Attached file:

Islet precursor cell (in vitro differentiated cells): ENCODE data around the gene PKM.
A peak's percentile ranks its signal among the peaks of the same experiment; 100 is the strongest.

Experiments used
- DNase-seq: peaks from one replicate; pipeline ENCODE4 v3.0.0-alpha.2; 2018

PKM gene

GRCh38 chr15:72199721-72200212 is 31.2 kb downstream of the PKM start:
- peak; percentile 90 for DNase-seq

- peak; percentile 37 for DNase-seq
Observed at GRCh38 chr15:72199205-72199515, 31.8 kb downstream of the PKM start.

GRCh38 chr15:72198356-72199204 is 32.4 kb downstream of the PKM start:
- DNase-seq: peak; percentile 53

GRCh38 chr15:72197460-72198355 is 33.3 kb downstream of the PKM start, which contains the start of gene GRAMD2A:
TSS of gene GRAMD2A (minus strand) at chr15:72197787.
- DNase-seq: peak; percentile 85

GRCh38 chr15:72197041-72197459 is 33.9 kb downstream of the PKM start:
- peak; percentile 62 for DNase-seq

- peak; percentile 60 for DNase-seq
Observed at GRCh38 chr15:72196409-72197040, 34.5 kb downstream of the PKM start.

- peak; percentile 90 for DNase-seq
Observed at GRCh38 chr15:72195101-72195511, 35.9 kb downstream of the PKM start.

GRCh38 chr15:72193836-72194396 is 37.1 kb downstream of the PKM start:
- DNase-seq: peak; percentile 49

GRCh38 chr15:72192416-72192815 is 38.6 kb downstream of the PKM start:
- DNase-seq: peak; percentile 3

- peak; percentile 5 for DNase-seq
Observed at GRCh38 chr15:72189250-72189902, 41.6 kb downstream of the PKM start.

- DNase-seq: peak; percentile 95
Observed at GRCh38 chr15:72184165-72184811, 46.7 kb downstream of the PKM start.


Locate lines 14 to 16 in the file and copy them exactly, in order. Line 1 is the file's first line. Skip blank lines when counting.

- DNase-seq: peak; percentile 85

GRCh38 chr15:72197041-72197459 is 33.9 kb downstream of the PKM start:
- peak; percentile 62 for DNase-seq